World in brief: Ukraine and nuclear proliferation to dominate G7

Following Russia’s ongoing intimidation, Japan will use its presidency of the G7 – and its history – to prioritize the dangers of nuclear threats, writes James Orr.

The World Today Updated 30 March 2023 Published 31 March 2023 2 minute READ

James Orr

Journalist on South Asia, the US and the Middle East, Freelance

Two issues are expected to dominate the agenda as Japan hosts the G7 summit in Hiroshima from May 19-21. Central to talks will be the conflict in Ukraine, with member states eager to highlight a message of unity and resolve in the face of Russia’s continuing aggression.

Fumio Kishida, Japan’s prime minister, made an unannounced visit to Kyiv on March 21, meeting the Ukrainian president Volodymyr Zelenskyy.  This coincided with a visit to Moscow by China’s leader Xi Jinping, who described Russian president Vladimir Putin as a friend and partner.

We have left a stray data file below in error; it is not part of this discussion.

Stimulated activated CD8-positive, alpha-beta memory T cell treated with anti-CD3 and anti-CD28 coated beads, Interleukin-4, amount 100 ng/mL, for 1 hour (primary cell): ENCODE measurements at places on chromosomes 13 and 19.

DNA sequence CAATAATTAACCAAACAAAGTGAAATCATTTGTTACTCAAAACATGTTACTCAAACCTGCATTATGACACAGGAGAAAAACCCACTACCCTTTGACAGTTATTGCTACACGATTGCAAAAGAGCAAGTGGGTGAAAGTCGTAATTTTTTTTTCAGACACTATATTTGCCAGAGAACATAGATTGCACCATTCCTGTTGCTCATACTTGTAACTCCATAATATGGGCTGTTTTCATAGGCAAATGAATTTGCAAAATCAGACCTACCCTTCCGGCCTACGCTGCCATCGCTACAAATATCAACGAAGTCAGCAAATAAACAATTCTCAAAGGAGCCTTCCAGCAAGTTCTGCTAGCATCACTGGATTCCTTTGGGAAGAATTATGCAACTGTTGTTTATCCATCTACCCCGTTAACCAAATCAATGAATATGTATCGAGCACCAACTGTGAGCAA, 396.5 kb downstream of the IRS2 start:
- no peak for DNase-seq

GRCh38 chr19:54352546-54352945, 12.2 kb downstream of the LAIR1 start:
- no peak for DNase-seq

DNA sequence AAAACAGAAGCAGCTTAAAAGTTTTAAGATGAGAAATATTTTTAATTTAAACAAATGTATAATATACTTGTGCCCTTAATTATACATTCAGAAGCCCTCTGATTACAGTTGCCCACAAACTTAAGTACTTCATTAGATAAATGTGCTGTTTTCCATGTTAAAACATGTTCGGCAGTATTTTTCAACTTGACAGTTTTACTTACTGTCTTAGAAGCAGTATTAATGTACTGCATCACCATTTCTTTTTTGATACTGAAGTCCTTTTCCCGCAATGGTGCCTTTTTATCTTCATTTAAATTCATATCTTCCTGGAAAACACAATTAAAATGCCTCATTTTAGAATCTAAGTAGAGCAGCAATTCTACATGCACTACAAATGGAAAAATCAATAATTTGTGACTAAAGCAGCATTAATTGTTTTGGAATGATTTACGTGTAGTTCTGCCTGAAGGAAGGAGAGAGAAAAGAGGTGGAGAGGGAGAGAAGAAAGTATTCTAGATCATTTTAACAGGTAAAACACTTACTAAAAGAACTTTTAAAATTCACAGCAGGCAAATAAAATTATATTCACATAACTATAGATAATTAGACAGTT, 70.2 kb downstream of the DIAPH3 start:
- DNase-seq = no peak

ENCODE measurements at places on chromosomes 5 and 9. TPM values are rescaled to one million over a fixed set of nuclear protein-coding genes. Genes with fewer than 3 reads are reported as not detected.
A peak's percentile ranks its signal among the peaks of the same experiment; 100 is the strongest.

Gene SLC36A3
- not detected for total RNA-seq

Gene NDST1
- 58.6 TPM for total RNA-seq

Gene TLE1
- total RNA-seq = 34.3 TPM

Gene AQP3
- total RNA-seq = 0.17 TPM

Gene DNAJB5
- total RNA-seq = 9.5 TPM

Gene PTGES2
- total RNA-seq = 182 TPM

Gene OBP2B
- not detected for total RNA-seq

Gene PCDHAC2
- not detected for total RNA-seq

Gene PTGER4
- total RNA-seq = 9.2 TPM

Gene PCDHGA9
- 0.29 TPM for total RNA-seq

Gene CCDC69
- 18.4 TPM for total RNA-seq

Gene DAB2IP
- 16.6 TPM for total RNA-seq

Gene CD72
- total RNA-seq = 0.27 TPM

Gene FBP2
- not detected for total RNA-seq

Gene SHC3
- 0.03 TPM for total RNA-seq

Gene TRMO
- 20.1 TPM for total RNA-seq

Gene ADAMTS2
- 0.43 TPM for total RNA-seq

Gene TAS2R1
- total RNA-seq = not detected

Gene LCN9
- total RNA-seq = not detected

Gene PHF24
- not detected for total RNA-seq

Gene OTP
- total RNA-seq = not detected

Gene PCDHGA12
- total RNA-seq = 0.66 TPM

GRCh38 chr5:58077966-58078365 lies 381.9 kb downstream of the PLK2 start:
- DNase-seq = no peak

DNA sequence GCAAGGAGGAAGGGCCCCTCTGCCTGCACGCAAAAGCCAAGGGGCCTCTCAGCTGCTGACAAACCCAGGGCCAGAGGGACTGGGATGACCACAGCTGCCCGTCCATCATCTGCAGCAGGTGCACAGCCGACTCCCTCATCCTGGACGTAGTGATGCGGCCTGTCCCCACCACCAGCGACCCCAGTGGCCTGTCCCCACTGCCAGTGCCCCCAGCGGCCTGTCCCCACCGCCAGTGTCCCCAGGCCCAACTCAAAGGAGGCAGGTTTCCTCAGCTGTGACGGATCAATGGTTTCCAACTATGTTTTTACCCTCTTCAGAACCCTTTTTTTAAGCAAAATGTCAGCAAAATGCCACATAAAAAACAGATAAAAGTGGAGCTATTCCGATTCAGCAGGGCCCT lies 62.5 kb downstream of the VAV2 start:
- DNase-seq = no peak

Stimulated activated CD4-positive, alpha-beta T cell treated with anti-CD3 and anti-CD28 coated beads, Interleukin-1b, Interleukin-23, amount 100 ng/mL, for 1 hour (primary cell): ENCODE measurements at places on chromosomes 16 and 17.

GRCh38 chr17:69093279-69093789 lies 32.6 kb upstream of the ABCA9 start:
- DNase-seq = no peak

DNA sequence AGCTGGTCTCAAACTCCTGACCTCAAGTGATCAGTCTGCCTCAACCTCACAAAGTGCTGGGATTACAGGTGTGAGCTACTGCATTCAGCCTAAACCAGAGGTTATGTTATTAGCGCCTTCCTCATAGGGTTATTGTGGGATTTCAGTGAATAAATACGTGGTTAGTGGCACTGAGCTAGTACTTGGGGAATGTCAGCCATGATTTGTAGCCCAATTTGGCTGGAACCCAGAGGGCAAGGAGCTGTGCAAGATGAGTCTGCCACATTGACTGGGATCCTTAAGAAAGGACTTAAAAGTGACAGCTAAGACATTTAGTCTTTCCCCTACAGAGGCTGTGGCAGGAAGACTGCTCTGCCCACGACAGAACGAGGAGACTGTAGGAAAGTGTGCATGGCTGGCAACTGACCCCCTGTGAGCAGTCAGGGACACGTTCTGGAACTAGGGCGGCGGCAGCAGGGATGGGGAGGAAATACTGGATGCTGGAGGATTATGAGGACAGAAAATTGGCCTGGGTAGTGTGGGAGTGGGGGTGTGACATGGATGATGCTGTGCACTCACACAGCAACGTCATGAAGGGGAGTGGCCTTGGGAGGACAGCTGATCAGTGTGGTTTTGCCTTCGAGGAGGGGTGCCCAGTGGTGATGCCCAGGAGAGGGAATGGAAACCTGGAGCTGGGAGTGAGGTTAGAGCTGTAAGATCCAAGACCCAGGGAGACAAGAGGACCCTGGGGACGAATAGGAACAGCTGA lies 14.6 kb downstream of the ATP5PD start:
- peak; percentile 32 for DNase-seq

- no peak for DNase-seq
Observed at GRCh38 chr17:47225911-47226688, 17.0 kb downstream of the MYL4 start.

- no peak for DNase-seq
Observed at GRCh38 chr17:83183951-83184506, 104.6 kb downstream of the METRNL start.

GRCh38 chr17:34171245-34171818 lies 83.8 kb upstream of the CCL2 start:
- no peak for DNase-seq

‘Absolutely unacceptable’

Hosting the G7 summit in Hiroshima is significant, too, with Kishida expected to emphasize the ‘absolutely unacceptable’ threat of nuclear proliferation. Ongoing tensions between China and Taiwan, together with recent North Korean ballistic missile tests, have heightened fears of a breakdown in security in the region.

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